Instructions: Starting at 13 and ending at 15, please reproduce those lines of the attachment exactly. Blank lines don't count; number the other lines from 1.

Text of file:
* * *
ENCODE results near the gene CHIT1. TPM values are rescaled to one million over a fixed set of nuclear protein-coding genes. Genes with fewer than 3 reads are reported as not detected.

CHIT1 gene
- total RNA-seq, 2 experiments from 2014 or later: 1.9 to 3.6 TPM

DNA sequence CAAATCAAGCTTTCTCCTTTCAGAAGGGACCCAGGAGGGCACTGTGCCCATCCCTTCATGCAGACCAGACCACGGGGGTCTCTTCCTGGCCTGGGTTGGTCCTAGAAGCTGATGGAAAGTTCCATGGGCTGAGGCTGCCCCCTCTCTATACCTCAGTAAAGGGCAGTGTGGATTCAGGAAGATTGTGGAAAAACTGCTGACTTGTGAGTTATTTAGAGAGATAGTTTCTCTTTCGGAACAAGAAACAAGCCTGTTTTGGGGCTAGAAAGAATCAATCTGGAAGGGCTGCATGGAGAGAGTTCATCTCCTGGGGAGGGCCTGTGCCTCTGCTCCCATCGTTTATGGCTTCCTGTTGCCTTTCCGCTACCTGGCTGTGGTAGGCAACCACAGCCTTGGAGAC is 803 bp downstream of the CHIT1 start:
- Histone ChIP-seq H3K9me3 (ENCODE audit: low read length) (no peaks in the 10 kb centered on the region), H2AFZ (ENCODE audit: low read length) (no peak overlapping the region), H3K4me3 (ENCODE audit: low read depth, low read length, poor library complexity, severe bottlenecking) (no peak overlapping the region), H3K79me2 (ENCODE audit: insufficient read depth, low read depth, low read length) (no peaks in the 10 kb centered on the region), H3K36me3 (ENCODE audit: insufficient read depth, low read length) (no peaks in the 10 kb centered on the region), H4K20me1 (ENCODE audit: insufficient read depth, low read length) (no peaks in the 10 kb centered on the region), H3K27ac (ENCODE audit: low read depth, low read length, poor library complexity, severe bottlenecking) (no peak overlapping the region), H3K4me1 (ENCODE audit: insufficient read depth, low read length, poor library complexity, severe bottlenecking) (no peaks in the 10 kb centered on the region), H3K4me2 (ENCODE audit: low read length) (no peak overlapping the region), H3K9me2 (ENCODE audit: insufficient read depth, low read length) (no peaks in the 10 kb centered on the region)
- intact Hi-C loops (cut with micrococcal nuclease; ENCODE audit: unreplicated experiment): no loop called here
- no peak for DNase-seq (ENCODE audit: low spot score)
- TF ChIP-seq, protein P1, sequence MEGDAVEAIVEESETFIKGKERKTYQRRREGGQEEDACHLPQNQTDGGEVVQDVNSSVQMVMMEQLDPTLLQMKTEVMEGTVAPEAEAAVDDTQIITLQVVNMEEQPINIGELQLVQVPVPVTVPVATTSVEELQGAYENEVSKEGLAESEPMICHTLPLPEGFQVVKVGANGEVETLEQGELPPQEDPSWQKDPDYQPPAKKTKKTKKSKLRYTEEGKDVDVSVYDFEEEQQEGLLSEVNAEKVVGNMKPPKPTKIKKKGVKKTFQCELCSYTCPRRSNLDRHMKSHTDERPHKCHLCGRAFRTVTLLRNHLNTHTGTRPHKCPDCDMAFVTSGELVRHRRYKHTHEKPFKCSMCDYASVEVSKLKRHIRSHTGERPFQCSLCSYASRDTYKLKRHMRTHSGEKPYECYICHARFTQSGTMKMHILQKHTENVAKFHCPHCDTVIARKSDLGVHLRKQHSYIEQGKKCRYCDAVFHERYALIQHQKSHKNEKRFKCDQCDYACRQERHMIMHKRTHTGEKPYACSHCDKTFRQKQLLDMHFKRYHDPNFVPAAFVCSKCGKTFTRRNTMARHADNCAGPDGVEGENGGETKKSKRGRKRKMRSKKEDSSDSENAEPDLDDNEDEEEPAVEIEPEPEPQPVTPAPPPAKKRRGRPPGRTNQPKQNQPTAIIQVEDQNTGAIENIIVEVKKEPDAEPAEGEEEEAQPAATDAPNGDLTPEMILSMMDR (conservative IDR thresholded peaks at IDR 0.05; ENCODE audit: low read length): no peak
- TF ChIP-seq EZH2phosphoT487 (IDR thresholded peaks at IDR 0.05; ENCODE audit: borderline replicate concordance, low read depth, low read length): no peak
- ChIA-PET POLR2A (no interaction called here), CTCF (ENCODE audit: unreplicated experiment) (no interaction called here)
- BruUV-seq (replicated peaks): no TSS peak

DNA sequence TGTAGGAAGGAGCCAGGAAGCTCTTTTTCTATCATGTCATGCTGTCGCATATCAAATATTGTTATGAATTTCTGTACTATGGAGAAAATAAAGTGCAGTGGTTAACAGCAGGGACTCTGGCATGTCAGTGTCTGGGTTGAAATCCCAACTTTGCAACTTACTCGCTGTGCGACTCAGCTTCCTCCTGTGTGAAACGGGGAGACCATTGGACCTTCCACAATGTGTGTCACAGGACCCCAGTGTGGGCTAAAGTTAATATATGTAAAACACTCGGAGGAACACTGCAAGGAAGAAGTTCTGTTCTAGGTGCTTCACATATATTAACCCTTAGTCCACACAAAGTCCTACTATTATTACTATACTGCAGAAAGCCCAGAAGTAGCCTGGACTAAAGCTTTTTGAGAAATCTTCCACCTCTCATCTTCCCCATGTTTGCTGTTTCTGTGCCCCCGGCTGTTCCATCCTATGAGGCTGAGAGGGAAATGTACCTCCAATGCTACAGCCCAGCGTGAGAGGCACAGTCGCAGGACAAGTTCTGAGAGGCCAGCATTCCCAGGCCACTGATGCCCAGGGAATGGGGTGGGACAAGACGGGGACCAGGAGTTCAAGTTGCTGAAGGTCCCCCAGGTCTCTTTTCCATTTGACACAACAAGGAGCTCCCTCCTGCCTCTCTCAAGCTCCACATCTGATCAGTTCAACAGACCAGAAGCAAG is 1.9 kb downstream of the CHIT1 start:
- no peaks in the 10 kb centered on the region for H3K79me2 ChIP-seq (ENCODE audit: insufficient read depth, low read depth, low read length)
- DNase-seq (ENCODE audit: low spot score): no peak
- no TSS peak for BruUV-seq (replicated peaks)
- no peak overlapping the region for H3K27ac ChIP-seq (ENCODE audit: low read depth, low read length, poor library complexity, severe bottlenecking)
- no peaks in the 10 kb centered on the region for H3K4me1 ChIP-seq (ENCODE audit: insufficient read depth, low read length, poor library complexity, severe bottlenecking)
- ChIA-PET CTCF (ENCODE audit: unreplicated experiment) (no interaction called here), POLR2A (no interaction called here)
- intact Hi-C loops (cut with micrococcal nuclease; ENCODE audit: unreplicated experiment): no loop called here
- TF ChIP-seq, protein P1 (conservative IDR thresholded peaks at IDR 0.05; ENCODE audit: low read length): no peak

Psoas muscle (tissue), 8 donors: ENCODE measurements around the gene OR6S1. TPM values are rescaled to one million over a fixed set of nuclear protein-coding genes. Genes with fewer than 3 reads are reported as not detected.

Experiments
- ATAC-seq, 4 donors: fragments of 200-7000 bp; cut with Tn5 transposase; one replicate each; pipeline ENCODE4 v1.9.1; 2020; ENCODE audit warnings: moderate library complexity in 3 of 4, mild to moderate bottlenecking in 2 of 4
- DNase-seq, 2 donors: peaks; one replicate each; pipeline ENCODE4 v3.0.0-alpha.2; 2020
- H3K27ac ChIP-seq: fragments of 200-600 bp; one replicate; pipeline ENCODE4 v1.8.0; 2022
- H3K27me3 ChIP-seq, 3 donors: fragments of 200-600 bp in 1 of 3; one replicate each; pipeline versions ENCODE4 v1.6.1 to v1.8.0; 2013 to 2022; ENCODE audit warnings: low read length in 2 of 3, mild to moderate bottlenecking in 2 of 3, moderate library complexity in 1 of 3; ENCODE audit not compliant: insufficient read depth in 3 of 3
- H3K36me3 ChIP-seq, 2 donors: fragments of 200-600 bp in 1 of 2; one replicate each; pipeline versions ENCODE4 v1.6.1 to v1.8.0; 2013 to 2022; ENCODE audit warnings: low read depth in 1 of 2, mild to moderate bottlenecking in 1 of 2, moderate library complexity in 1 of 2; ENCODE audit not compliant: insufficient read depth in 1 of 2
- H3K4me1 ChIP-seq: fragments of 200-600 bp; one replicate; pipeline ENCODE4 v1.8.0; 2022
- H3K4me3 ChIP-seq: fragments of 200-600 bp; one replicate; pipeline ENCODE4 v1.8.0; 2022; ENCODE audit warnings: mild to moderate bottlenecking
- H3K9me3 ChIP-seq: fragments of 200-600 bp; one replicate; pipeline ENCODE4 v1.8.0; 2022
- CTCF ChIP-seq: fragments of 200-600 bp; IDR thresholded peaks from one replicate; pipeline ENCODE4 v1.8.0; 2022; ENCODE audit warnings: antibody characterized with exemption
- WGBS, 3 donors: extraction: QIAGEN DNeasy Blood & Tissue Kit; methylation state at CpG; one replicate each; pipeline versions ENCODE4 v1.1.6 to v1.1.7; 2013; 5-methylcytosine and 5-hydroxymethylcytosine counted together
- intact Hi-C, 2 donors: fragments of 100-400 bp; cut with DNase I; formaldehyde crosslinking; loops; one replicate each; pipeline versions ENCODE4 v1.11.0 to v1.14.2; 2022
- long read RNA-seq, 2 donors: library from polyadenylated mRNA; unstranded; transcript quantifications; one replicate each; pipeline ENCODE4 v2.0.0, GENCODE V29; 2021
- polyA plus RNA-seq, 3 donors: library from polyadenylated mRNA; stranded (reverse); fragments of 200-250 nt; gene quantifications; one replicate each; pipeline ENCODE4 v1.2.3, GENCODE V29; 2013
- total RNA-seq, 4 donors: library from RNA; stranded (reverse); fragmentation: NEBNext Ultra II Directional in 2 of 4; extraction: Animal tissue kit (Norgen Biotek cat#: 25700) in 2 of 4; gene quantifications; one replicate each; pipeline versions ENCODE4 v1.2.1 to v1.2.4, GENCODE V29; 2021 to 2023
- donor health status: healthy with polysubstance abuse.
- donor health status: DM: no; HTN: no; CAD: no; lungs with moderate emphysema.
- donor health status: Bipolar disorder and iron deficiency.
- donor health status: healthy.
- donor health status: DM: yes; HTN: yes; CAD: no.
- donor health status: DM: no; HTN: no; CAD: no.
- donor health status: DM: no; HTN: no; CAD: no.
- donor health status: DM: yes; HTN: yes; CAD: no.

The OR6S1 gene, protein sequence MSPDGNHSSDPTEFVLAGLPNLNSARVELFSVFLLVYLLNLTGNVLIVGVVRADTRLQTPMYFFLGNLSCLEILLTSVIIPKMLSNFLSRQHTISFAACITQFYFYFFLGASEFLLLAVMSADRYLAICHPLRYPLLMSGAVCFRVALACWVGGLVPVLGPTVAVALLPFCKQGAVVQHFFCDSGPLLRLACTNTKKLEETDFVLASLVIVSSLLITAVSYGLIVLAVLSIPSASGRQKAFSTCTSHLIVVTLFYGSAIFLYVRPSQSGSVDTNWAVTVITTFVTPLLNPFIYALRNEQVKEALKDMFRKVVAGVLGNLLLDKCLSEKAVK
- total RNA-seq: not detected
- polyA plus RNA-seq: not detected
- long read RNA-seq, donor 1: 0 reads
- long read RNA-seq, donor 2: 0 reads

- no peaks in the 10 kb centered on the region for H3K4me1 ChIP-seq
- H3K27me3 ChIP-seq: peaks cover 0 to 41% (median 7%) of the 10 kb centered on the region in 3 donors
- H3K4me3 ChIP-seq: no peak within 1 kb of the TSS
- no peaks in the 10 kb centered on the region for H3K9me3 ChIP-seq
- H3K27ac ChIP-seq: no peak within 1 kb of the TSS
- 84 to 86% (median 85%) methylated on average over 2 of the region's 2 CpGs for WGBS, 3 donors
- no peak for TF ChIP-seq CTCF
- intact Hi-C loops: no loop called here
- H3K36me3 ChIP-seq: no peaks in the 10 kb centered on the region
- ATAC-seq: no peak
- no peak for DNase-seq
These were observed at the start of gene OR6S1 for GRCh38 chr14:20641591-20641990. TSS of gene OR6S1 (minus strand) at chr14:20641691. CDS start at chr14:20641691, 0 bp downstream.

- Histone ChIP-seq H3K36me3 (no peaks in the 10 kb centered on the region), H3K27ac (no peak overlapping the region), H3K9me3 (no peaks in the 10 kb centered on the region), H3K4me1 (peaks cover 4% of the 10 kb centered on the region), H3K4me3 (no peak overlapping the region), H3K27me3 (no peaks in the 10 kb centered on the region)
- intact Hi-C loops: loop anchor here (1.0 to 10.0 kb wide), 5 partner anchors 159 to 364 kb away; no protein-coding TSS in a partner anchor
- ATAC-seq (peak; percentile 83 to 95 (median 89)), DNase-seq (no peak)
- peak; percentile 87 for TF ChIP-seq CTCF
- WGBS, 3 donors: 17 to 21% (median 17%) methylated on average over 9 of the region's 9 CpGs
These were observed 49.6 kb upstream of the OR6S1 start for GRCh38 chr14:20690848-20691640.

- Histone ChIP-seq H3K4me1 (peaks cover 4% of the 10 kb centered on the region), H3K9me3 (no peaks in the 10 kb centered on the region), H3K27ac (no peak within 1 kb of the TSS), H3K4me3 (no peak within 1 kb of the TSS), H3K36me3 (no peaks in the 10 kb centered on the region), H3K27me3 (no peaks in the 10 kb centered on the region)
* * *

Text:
- no peaks in the 10 kb centered on the region for H3K79me2 ChIP-seq (ENCODE audit: insufficient read depth, low read depth, low read length)
- DNase-seq (ENCODE audit: low spot score): no peak
- no TSS peak for BruUV-seq (replicated peaks)